How to make sure leaky gut syndrome doesn’t end your life early

Volume 12    |   Issue 124

You may not think you have much in common with a fruit fly. But when it comes to figuring out how we age and how healthy we stay into our later years, research conducted with these little bugs might shed a lot of light on some important processes.

Conducting research with fruit flies has a few advantages. First, fruit flies don't live very long — about eight weeks, on average — making research that covers their entire lifespan fairly efficient. But like humans, fruit flies do demonstrate a good bit of variation in their lifespans. Some die young, while others make it into their 80s and 90s (in fruit-fly years). Second, researchers have already mapped out all of the fruit fly's genes, and they know how to turn them on and off as needed.

Because of these factors, researchers at UCLA decided to investigate how changes in the intestinal microbe relate to fruit-fly death. And their findings are important, because, as lead researcher and UCLA professor of integrative biology and physiology David Walker explains, "Age-onset decline is very tightly linked to changes within the community of gut microbes. With age, the number of bacterial cells increase substantially, and the composition of bacterial groups changes."

You may have heard of leaky guy syndrome, a condition in which the lining of the intestinal tract becomes more permeable, affecting the balance of bacteria in the gut and throughout the body.  Well, a previous study had found that fruit flies experience leaky gut too. And once they do, they usually die five or six days later. This current study, the results of which were published in Cell Reports, decided to investigate these findings further.

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For this project, the researchers looked at over 10,000 female fruit flies, identifying the bacterial changes that occurred in their intestines before the leaking started. Once they identified the changes, they started giving some of the flies antibiotics. This cut down the number of bacteria in their intestines, helped improved their intestinal function, and allowed them to live significantly longer — an average of 20 more days after the leaky gut began, compared to the expected five or six. In fact, Walker said, "When we prevented the changes in the intestinal microbiota that were linked to the flies' imminent death by feeding them antibiotics, we dramatically extended their lives and improved their health."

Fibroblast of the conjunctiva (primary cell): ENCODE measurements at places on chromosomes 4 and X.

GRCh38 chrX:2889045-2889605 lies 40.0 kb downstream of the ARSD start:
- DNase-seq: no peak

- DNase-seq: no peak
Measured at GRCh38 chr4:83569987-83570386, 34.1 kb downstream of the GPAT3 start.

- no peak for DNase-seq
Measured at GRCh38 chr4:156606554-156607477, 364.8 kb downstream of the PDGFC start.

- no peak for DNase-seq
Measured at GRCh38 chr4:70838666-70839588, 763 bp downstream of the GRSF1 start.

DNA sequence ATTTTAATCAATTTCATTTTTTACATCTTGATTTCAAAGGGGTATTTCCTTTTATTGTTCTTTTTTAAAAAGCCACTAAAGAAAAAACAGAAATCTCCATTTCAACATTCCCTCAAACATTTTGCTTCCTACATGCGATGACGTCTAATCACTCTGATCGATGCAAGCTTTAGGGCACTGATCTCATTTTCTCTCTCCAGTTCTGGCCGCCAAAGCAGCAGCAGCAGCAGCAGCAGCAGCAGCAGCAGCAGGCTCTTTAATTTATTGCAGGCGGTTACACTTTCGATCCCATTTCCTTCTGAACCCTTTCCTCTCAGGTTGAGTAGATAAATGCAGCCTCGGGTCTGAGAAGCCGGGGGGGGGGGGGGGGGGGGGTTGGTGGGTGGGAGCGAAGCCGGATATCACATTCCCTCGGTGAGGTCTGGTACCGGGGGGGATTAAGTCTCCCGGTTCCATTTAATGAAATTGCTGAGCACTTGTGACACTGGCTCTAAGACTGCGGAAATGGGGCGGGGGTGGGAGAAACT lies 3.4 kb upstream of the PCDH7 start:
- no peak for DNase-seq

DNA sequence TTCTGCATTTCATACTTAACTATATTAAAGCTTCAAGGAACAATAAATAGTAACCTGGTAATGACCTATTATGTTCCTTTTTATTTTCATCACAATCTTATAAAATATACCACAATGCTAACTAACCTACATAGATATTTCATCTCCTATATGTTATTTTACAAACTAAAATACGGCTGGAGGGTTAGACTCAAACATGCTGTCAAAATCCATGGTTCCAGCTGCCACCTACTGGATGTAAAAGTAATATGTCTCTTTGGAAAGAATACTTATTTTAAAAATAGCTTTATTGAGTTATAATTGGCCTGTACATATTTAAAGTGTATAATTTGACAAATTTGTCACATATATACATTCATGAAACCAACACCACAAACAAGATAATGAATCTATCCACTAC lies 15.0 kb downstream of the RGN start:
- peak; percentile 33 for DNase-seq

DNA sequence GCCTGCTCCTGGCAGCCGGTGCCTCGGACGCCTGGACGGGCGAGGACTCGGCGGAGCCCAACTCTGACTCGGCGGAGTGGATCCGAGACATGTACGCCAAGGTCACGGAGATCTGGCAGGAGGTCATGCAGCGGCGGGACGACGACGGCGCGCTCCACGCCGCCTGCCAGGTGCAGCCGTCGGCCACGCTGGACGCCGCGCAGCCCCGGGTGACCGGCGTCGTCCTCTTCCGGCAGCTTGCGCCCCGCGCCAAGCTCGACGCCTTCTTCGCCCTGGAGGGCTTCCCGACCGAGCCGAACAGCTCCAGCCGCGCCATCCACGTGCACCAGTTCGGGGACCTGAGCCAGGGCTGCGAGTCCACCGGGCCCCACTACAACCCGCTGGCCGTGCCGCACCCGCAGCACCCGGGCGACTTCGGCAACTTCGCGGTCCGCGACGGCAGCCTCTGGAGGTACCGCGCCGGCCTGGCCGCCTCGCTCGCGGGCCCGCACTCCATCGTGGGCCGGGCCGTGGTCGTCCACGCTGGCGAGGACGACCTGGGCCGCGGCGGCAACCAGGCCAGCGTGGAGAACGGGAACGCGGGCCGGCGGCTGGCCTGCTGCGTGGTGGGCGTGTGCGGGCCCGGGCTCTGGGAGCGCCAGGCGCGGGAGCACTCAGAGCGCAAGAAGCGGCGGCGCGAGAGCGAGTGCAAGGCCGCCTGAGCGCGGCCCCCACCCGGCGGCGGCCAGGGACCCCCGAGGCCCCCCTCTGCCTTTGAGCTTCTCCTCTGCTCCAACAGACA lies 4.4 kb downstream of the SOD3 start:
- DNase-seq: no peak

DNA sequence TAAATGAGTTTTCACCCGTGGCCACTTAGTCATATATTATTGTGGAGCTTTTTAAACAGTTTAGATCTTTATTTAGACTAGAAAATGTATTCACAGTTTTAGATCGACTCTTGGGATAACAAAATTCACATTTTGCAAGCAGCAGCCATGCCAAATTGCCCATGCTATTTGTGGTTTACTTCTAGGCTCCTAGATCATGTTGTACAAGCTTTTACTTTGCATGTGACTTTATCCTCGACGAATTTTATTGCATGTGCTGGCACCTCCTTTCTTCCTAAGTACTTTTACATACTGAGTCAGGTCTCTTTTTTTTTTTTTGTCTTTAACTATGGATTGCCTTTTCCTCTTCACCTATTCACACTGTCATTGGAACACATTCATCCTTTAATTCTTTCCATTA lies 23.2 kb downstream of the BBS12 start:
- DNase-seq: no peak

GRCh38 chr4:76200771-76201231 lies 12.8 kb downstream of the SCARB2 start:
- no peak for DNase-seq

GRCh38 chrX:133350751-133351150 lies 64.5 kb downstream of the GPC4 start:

Now, I'm certainly not going to tell you to go take antibiotics to help improve your gut health. In fact, in humans, overusing antibiotics can actually make our health worse because they wipe out the good bacteria we need. But this study does show just how important keeping the balance right is for our health, particularly as we get older. The problem right now is that scientists don't know exactly what the perfect balance is.

What we do know is that some bacteria are much better for our health than others. And that having the right kinds of bacteria in the right levels helps us avoid having a chronic immune response. These can create stress throughout the body and is related to a number of age-related diseases in humans and to imminent death in fruit flies. To help maintain proper bacteria levels, you can try a probiotic, such as Advanced Probiotic Formula and eating high-fiber and fermented foods.

Yours for better health,


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